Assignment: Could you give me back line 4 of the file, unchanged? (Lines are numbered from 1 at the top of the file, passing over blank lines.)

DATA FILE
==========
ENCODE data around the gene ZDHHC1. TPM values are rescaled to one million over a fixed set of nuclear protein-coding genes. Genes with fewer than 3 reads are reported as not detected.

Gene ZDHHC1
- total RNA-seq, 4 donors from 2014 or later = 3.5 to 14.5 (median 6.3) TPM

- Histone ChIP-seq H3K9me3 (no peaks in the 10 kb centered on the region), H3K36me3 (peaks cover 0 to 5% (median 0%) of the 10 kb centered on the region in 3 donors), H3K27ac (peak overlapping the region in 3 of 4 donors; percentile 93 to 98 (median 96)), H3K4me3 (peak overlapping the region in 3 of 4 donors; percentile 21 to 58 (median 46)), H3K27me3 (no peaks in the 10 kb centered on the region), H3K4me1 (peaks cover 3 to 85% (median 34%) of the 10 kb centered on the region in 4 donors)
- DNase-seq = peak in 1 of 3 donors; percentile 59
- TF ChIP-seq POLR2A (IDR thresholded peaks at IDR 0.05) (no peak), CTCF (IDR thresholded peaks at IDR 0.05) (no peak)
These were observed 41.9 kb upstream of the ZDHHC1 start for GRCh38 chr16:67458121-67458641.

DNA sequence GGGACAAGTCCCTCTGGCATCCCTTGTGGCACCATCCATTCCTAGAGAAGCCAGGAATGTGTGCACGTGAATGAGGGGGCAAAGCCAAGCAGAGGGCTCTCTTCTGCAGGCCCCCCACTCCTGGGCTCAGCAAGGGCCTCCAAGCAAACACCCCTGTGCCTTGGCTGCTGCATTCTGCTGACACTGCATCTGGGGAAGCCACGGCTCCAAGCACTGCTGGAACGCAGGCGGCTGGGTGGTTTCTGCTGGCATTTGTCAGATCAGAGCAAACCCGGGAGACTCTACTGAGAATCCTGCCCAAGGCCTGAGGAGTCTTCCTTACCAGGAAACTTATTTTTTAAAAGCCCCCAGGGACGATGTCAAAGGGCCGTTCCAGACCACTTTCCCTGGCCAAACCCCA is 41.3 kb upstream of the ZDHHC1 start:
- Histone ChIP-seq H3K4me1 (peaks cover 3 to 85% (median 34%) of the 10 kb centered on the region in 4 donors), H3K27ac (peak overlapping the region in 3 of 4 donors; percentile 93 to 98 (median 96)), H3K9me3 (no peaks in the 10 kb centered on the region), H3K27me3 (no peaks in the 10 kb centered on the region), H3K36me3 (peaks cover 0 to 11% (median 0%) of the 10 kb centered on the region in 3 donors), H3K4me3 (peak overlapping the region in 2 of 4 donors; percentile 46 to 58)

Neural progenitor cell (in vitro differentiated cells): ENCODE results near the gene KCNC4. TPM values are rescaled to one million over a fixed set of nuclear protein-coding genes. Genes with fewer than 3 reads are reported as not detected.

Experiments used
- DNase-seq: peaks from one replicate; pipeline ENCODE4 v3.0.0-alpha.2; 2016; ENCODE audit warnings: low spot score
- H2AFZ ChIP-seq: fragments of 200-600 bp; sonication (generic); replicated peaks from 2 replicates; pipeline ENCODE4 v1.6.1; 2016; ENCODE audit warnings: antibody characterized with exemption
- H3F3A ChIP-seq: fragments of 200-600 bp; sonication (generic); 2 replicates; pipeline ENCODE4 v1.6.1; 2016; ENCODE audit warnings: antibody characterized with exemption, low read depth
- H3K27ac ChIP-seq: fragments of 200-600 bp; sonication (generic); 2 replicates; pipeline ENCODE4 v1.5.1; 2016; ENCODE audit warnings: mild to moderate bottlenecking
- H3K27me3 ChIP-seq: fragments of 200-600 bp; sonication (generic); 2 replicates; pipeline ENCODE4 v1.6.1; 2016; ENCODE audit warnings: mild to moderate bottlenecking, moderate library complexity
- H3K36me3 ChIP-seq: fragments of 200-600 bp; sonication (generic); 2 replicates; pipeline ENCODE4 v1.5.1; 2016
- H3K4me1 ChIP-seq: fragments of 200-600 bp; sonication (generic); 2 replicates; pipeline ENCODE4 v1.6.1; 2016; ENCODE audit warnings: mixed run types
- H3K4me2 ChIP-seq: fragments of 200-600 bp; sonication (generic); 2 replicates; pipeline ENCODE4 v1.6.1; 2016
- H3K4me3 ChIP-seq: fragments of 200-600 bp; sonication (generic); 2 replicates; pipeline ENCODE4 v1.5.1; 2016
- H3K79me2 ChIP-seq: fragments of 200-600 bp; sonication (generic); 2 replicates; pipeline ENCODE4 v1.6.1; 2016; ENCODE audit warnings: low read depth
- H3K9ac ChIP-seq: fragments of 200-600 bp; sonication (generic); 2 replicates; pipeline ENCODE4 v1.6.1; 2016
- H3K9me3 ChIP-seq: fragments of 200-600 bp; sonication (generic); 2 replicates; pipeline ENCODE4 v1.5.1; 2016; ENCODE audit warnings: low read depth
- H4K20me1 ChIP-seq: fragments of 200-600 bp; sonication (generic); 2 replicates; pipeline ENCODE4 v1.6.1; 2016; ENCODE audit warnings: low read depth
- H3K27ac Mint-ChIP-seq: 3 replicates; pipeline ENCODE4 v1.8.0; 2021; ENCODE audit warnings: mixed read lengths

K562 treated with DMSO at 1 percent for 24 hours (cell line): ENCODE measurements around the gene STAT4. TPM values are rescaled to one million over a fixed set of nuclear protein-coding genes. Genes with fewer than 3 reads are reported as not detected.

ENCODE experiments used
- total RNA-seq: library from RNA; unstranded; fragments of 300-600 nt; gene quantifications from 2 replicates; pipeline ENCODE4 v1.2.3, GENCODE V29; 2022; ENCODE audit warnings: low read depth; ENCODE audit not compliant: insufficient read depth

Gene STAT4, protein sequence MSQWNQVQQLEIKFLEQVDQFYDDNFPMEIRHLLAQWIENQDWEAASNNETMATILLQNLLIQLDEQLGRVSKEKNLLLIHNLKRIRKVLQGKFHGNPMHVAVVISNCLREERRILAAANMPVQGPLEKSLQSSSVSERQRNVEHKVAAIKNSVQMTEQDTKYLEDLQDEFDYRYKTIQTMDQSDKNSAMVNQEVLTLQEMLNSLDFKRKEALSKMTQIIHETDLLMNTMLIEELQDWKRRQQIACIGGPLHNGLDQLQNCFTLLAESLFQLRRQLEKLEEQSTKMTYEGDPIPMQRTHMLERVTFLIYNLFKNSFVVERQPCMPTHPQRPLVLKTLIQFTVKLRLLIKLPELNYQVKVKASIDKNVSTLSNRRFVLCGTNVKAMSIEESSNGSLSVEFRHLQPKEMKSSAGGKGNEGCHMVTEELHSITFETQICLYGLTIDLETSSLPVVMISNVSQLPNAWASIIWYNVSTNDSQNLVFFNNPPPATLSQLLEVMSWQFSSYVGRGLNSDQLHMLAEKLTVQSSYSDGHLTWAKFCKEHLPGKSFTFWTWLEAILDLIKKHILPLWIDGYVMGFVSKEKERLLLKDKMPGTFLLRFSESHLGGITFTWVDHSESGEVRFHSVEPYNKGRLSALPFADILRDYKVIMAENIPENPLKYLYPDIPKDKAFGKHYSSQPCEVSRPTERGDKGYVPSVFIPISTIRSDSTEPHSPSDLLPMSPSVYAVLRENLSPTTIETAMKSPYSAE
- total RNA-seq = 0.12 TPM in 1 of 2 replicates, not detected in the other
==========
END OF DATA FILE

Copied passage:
- Histone ChIP-seq H3K9me3 (no peaks in the 10 kb centered on the region), H3K36me3 (peaks cover 0 to 5% (median 0%) of the 10 kb centered on the region in 3 donors), H3K27ac (peak overlapping the region in 3 of 4 donors; percentile 93 to 98 (median 96)), H3K4me3 (peak overlapping the region in 3 of 4 donors; percentile 21 to 58 (median 46)), H3K27me3 (no peaks in the 10 kb centered on the region), H3K4me1 (peaks cover 3 to 85% (median 34%) of the 10 kb centered on the region in 4 donors)